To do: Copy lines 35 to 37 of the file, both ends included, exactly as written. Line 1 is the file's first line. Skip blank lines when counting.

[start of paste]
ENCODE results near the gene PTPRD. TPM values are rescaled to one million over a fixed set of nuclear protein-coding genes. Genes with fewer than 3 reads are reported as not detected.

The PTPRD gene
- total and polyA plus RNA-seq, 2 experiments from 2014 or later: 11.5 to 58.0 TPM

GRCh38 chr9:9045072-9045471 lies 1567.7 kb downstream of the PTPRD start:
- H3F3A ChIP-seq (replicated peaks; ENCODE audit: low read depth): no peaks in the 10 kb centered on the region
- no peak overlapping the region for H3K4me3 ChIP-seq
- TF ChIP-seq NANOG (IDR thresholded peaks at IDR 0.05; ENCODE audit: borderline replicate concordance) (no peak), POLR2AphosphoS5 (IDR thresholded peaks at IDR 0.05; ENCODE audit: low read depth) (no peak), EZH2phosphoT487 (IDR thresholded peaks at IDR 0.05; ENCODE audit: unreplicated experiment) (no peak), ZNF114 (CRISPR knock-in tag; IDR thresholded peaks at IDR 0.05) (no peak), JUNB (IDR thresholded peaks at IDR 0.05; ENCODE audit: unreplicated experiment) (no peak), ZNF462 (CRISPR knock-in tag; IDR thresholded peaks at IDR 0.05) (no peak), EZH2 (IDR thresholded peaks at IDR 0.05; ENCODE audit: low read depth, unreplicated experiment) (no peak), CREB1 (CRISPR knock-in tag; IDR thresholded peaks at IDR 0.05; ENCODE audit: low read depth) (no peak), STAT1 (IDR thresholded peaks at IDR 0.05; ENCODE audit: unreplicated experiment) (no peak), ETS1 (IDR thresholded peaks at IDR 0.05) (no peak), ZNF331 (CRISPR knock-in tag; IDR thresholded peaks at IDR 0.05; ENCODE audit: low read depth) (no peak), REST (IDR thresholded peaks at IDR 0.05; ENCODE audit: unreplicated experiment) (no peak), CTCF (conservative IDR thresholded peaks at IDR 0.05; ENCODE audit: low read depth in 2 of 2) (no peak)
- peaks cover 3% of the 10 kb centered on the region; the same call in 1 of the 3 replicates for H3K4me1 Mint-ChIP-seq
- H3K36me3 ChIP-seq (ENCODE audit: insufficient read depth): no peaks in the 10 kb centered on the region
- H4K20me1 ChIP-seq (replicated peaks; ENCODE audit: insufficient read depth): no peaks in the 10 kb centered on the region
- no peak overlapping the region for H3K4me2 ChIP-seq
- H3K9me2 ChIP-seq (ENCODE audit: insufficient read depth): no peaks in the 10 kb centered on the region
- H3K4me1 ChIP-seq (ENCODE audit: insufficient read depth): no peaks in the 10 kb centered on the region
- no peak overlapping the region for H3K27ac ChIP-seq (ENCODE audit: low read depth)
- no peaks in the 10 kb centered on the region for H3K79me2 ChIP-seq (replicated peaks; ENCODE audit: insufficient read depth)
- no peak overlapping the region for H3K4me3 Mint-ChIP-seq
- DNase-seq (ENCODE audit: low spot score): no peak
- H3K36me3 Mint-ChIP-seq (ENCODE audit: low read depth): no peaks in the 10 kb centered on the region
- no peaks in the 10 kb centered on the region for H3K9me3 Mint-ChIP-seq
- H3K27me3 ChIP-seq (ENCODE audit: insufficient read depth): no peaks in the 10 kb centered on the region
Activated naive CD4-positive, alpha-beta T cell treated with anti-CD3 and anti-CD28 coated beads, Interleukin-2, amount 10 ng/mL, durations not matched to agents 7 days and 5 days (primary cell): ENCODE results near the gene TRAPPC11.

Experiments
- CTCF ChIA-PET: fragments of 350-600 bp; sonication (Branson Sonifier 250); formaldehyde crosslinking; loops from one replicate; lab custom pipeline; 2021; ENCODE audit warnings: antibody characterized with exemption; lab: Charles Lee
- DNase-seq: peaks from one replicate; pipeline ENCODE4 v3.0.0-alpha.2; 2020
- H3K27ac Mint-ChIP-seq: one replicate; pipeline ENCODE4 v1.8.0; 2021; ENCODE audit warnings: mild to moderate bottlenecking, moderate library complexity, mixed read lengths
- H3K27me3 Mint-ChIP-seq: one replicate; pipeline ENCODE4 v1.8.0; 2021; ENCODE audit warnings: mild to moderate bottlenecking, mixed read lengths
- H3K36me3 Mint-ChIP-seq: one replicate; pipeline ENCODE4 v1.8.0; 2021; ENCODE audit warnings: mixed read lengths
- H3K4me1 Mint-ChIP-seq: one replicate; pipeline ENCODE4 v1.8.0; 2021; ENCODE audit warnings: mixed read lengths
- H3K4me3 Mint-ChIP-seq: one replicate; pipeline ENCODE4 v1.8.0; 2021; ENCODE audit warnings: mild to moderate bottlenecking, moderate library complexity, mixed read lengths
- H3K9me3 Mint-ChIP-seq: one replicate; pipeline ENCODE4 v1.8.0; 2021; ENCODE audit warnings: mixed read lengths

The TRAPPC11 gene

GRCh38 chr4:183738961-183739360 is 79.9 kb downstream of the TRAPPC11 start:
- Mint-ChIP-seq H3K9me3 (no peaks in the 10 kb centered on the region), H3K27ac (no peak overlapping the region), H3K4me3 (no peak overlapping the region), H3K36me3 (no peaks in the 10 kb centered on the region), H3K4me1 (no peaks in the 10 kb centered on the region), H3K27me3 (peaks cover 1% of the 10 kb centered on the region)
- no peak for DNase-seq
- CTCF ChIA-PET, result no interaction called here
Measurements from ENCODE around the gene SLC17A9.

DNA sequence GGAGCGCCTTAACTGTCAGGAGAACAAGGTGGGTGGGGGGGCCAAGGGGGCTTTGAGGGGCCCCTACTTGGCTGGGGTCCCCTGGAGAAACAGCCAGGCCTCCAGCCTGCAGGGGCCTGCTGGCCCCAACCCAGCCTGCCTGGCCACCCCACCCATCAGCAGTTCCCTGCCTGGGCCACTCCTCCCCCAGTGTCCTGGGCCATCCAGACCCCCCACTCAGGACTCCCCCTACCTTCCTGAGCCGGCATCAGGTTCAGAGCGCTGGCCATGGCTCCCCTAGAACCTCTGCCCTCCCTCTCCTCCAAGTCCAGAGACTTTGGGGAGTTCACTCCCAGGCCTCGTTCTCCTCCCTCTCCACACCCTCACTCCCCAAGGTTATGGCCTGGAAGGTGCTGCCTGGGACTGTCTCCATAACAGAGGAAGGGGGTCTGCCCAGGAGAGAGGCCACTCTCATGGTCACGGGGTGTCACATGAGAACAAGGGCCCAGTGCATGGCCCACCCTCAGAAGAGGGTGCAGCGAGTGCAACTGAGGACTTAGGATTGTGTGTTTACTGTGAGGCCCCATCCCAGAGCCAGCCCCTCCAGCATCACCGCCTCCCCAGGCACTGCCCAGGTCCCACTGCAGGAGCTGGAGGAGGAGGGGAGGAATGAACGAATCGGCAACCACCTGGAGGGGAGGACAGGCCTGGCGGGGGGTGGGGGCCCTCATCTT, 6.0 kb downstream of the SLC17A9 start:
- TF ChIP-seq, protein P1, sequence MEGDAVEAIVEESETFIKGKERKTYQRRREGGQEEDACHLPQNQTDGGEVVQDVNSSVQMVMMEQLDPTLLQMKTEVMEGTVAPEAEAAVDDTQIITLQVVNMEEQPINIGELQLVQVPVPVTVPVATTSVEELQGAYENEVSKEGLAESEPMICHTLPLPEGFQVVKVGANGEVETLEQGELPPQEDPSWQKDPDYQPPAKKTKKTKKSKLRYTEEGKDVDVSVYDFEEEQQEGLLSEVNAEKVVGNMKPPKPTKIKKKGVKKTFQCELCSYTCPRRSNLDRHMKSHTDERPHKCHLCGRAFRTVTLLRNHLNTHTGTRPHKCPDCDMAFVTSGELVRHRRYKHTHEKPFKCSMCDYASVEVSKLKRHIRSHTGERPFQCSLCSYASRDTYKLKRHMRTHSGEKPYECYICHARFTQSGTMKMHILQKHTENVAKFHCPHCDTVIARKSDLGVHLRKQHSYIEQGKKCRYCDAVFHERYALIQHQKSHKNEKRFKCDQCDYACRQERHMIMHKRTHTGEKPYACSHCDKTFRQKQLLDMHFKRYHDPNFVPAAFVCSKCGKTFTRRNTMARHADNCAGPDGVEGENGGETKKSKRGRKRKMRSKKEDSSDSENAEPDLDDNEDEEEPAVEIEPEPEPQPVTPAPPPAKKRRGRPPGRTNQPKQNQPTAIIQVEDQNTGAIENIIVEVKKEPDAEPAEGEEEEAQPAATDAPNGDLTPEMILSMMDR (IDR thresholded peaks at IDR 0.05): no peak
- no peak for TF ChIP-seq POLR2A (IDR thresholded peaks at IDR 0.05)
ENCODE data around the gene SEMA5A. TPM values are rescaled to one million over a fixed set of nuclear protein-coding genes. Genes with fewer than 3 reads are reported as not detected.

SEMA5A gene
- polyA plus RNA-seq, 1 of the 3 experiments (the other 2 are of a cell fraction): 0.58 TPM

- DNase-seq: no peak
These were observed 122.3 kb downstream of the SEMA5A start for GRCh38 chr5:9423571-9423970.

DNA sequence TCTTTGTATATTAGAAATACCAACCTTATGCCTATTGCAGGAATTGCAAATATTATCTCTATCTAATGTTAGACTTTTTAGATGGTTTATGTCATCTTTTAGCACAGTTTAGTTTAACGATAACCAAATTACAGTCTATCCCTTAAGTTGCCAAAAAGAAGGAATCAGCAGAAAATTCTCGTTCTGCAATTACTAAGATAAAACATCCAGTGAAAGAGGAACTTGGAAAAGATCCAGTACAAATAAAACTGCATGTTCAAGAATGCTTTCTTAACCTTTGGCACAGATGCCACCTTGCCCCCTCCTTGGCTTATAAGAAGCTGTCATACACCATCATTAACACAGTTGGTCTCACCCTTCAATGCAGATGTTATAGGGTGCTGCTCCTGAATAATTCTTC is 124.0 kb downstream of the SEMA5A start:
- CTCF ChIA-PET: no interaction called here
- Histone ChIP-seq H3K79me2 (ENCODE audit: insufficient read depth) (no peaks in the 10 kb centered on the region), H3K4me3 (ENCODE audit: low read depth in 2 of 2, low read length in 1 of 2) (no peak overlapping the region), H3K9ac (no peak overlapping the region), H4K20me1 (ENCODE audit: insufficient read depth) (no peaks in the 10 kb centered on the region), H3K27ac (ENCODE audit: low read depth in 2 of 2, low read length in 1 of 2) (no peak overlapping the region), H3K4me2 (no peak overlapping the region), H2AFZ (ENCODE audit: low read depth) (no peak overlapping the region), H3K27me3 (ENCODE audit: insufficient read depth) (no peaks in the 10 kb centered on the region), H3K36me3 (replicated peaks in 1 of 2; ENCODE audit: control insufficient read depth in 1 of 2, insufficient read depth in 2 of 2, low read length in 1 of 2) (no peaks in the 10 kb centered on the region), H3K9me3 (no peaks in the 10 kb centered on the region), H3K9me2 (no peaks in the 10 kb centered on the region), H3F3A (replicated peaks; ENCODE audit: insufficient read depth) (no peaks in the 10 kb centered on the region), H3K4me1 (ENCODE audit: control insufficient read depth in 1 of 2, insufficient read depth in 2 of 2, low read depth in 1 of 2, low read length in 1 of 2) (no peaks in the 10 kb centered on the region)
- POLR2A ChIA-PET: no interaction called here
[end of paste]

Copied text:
- CTCF ChIA-PET, result no interaction called here
Measurements from ENCODE around the gene SLC17A9.

DNA sequence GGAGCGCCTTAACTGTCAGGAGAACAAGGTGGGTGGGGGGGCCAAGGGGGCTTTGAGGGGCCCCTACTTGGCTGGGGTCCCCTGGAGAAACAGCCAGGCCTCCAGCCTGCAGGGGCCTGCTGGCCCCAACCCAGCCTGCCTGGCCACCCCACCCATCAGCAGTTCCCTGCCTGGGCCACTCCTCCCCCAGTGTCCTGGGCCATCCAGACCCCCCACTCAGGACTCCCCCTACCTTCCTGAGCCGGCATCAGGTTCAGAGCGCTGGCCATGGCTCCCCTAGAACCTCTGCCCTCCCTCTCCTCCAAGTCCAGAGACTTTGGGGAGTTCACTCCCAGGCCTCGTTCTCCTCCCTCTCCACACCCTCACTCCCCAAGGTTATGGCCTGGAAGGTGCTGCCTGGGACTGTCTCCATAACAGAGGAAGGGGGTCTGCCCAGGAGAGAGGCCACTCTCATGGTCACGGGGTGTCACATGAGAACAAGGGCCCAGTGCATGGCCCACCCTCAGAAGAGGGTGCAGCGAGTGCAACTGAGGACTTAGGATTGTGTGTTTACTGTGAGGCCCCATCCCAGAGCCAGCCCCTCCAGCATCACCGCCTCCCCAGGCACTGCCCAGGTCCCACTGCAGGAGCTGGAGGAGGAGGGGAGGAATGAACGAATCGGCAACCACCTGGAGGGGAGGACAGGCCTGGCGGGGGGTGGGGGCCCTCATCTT, 6.0 kb downstream of the SLC17A9 start: